Apr-Jun 68    417    40    2    -    459    96    649
Dec    391    38    13    -    442    18    136
Jan 69    469    35    7    5    516    25    158
Feb    704    38    18    6    766    27    191
Mar    1,185    39    34    5    1,263    8    195
Apr    1,254    52    20    0    1,326    11    195
May    984    36    12    4    1,036    21    201


The figures tell the story. (See Table 28.) In the last half of 1968, under Colonel George E. Bland, the Brigade began to tighten up; in Jan. and Feb. 1969 it hit its stride; and in the months of March, April and May under Colonel Rodman C. Rainville, the Brigade reached a plateau of skill and effectiveness which was really amazing. In these three months, the brigade averaged over 1000 enemy per month eliminated. Its exchange ratios were astronomical, peaking at 158 to 1, an elimination ratio which is possibly amongst the highest achieved in Vietnam. (By contrast, its elimination ratio in a somewhat comparable period in 1968 was 4.3 to 1.) This remarkable record was achieved in continuous heavy fighting as shown by the friendly wounded rate, which was around 200 per month. Turning from the figures to more general results, the effect on the enemy was dramatic. In a period of months, the Viet Cong there changed from the cockiest provincial force in Vietnam (Kien Hoa was the alleged birthplace of the Viet Cong and the site of the so-called capital of the movement) to a remnant of demoralized and panicky units. Things were so bad that North Vietnamese cadre and fillers (the best sign of severe erosion) began to be introduced and this was in the heartland of Viet Cong strength. The heaviest fighting was generally confined to a relatively few localities where the Viet Cong had established so-called "secret base areas" which they defended with great tenacity. If Kien Hoa is ever pacified, and it has been a dissident pirate area for some centuries, March, April and May 1969 were the beginning of the process.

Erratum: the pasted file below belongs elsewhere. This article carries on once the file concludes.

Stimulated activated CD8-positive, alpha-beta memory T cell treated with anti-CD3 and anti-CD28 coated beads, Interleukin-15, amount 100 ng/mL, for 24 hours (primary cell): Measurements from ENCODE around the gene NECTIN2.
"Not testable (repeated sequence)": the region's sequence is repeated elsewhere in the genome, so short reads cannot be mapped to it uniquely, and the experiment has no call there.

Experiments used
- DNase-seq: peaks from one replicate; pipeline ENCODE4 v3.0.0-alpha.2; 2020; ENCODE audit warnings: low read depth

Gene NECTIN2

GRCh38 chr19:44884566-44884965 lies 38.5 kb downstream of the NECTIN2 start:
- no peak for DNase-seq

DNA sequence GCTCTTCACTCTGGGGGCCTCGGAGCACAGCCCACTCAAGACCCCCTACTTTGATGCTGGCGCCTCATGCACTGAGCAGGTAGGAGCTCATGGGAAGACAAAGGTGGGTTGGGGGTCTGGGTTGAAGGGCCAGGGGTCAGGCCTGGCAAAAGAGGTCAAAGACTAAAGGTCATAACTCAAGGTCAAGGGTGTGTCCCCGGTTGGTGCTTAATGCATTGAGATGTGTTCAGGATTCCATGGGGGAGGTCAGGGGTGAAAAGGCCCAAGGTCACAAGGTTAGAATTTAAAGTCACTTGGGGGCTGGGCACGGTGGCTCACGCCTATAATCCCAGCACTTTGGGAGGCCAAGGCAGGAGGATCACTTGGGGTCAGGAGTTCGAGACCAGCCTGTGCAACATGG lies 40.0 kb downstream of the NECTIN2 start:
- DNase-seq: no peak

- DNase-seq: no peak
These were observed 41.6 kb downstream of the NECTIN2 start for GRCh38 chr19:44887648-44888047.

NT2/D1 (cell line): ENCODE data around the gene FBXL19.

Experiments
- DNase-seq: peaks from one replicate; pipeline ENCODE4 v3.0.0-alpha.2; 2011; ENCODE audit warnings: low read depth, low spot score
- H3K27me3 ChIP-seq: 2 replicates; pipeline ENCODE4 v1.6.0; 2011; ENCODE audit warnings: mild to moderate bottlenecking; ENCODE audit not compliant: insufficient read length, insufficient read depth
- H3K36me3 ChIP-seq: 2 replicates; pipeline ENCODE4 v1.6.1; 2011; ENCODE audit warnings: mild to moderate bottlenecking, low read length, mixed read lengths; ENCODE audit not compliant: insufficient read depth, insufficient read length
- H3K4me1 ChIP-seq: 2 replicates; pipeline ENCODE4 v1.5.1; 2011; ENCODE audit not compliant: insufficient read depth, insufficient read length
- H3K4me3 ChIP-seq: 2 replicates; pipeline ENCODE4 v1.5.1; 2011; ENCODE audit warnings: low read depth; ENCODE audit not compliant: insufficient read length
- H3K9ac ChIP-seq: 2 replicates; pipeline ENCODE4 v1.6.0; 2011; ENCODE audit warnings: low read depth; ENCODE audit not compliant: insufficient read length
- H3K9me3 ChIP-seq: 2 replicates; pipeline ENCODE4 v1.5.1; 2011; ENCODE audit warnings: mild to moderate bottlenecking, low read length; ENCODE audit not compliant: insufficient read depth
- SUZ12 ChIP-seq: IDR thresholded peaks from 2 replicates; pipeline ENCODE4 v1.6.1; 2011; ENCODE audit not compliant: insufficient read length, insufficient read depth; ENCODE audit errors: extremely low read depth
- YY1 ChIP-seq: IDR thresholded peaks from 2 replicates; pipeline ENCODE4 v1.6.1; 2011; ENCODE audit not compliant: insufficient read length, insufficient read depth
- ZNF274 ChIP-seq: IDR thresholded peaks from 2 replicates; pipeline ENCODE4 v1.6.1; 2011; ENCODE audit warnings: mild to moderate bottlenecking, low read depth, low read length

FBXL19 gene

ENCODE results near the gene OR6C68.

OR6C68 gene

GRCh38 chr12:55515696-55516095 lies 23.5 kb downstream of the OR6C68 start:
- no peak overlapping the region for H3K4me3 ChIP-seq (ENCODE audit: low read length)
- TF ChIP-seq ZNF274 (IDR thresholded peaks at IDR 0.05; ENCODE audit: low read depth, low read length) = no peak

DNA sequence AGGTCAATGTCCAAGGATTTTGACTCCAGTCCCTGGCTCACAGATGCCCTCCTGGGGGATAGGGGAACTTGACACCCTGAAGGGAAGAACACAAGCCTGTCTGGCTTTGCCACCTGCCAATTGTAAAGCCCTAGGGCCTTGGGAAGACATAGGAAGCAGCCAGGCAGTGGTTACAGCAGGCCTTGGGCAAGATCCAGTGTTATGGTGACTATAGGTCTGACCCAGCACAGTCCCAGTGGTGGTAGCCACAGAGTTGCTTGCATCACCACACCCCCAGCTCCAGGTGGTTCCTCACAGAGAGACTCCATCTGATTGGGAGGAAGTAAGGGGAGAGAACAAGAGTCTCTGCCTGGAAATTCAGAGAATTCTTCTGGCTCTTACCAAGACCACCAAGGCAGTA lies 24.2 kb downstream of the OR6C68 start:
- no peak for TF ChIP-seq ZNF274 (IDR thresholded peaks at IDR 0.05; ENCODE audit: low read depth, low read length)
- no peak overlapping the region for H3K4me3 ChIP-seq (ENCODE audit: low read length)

On the negative side, it is of interest to note that our overall improvement was much less than one would expect. We increased our paddy strength and our effective aircraft effort appreciably. Yet our improvement in overall pressure on the enemy (measured by enemy losses) was only around 200 percent. One can only conclude that the enemy was doing his best to cancel out our improvements. In fact, by examining the history of contacts, it is apparent that the enemy had some success with his evasive tactics.


Quarter    Contacts    Elimination Ratio    Enemy Losses Per Contact   U.S. Losses Per Contact
3rd 1968    389    16.1 to 1    6.4 to 1    .57 to 1
4th 1968    883    19.1 to 1    3.7 to 1    .19 to 1
1st 1969    2723    31.1 to 1    2.6 to 1    .07 to 1
2nd 1969    2137    54.5 to 1    3.8 to 1    .07 to 1

Whether some tactical innovation could have kept the enemy loss figure per contact up is debatable. By sampling the battalion





performance records, it would appear that as the overall enemy strength in an area declined, battalion skill levels stayed high but gross performance leveled off and then declined somewhat. This seems reasonable.

These results were somewhat sensitive to the overall capability of the commanders concerned. On the one hand, Major General Harris Hollis who took over the division in April 1969 was able to continue and improve on the approach; on the other hand, some lower level commanders had varying degrees of success with it.

Although the record of enemy eliminations per contact might not have been as high as one would like, this result was acceptable when one considered the 88 percent reduction in U.S. losses per contact. The dramatic reduction in the loss of American lives was the pay-off of all of our efforts.

In summary, one might conclude with reasonable confidence:

(1) A standard U.S. infantry division at full strength with adequate aviation support could operate very efficiently in Vietnam. An increase in infantry battalions was useful. Open terrain such as in the delta increased the relative effect of aviation support.
(2) The Constant Pressure Concept coupled with aggressive small unit tactics was an effective counter to enemy evasive tactics.
(3) Heavy military pressure and good pacification effort could defeat a solidly entrenched Communist effort over a period of time.
(4) Good management and sound military judgment were essential and could be enhanced by use of analytic techniques.
(5) There were many aspects of the war in Vietnam which resisted clearcut analysis and assessment.
(6) Top-notch leaders (U.S. or Vietnamese, military or civilian) transcended tactics, technique and other factors. Good leaders instinctively did the right thing most of the time.
(7) The average U.S. soldier was individually quite superior to the Communist soldier. With proper organization and support, this superiority was enhanced manyfold.


page updated 19 November 2002